It all sounded exhausting. Just reading about it was exhausting, let alone actually traipsing around after these human lightning bolts, picking up cupcake wrappers and berry cartons, explaining to anyone who will listen, "she's actually very grounded … very down to earth, normally, it's just … too many oysters … she gets a little … ." It couldn't be true, any of it. The only place anyone really seemed to tell the truth was in the "What I Am Looking For" section, which was supposed to be the place where you outlined your ideal mate but more often turned into the place to rag on your last boyfriend. It was basically the elephant's graveyard of the whole site, the place your last relationship went to die, amid a rattle of old peeves and niggles. No workaholics, passive-aggressive, brainwashed Stepford men or Republicans, wrote one. No cynics or assholes, and you know who you are, another. Reading that, I leapt back from the screen as if stung. But how ridiculous, I thought, indignantly. No man self-identifies as an asshole and the ones that do are precisely the sort who would respond to a dog-whistle like that. The girl's ad was a self-fulfilling prophecy: She had written the one thing that ensured she would get responses only from assholes. I'd almost written to Nolita657 to point all this out, but something had stopped me—a sudden weary premonition that I would simply be slotting into place behind the last guy, picking up the argument where he left off. Plus, by my own logic, that would make me the asshole.
Instead, I filled out the questionnaire myself, trying to keep smart-alecktry to a minimum while gently hinting at the deep ridiculousness any reasonable man of my accomplishments would feel in this position. "Most Humbling Moment: "filling out this questionnaire." "Hobbies & Interests." What kind of person has hobbies and interests? Almost everyone else on the site, it seemed, so I put a tick next to "yoga" and "baking." "Celebrity You Most Resemble":Seabiscuit. Rereading the whole thing, I was reminded of a stew I once cooked in college, into which I had piled the leftovers of the previous night's dinner, together with as many other ingredients as suggested themselves from the fridge, plus a few of the condiments my roommate once bought and never used, so many, in fact, that they all ended up canceling each other out and reconstituting themselves in the form of a thick brown porridge that tasted of nothing very much at all. I zipped through it one last time to inject a note of artless spontaneity and hit "publish."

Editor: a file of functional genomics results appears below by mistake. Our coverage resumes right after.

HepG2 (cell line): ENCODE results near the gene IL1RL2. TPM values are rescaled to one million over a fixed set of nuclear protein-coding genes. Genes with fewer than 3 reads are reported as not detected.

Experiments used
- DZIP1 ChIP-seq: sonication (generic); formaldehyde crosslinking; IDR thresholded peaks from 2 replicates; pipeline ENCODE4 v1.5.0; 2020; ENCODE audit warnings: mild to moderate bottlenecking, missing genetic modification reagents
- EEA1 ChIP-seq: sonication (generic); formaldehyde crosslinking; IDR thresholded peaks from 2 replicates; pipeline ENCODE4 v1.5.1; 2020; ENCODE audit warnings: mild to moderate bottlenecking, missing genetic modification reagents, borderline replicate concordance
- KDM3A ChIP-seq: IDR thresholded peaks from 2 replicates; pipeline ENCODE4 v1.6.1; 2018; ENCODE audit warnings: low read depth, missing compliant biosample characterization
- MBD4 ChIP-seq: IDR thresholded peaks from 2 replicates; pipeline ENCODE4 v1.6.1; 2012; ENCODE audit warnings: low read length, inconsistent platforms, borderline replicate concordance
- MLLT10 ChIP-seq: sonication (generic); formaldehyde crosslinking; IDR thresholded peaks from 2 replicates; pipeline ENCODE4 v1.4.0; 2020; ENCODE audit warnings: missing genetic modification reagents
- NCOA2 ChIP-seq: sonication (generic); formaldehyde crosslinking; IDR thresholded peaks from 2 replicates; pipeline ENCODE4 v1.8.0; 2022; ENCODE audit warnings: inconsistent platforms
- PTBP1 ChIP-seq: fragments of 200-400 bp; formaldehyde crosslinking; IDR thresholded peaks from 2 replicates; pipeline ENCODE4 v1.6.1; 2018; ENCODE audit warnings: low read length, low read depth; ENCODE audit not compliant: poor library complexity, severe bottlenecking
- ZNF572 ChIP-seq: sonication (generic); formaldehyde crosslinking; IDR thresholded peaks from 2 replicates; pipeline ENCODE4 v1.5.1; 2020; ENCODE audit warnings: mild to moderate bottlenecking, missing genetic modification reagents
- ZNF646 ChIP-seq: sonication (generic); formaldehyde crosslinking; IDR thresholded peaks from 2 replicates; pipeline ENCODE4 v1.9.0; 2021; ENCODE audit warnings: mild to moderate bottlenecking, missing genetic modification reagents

The first response I got was an e-mail from my ex, D. We'd broken up just a few months earlier. It read: "Like the personal ad on Nerve. Glad to see you're feeling a bit more 'chipper' these days."
Ouch. That was embarrassing. "Word That Best Describes Your Current State of Mind." I'd been trying to strike a note of cockney insouciance —cheeky-chappy kind of thing. Allow them to infer how dumb I thought the question, while hinting at the interesting word choices that came with dating a Brit. The note from D was just awful, outrageous, humiliating. I hadn't intended for it to be read by the one person who could see through all that crap.
"It's not what you think," I explained when we spoke later that day, in an attempt at damage-limitation. "It's just window-shopping."
"Yes. You know. Fantasy. Pretend."
There was a pause.
Tom Shone is film critic of Intelligent Life and the author of Blockbuster: How Hollywood Learned To Stop Worrying and Love the Summer
Illustration by Robert Neubecker.